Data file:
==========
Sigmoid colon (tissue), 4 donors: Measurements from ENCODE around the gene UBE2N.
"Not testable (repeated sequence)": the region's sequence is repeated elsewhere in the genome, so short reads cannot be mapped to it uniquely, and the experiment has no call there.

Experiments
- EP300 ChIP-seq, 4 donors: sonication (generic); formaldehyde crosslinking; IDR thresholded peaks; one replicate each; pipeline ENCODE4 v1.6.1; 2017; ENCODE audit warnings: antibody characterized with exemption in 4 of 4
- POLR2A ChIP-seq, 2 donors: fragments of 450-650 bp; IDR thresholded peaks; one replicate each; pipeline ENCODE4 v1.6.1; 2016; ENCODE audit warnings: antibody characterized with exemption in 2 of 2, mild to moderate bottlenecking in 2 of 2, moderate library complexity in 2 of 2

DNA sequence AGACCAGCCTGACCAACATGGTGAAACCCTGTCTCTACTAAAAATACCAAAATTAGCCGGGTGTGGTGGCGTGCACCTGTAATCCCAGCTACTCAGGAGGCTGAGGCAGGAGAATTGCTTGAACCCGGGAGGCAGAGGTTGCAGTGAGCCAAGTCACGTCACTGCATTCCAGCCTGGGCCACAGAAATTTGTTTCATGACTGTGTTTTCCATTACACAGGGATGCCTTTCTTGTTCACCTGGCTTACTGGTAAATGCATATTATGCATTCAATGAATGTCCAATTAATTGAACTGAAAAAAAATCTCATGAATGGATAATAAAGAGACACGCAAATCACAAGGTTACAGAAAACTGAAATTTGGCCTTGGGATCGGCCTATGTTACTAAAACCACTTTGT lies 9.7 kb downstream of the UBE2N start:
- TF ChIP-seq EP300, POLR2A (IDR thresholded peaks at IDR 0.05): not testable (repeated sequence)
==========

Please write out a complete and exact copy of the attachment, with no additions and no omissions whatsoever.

Sigmoid colon (tissue), 4 donors: Measurements from ENCODE around the gene UBE2N.
"Not testable (repeated sequence)": the region's sequence is repeated elsewhere in the genome, so short reads cannot be mapped to it uniquely, and the experiment has no call there.

Experiments
- EP300 ChIP-seq, 4 donors: sonication (generic); formaldehyde crosslinking; IDR thresholded peaks; one replicate each; pipeline ENCODE4 v1.6.1; 2017; ENCODE audit warnings: antibody characterized with exemption in 4 of 4
- POLR2A ChIP-seq, 2 donors: fragments of 450-650 bp; IDR thresholded peaks; one replicate each; pipeline ENCODE4 v1.6.1; 2016; ENCODE audit warnings: antibody characterized with exemption in 2 of 2, mild to moderate bottlenecking in 2 of 2, moderate library complexity in 2 of 2

DNA sequence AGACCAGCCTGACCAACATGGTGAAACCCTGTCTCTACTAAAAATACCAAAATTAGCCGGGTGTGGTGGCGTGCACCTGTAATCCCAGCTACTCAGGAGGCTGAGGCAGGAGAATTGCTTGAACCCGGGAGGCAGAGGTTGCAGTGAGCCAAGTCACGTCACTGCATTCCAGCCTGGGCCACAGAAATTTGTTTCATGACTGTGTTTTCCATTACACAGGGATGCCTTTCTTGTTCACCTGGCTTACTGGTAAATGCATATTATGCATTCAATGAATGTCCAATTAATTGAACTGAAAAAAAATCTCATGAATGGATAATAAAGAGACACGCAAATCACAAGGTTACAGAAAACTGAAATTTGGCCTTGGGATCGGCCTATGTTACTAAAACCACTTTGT lies 9.7 kb downstream of the UBE2N start:
- TF ChIP-seq EP300, POLR2A (IDR thresholded peaks at IDR 0.05): not testable (repeated sequence)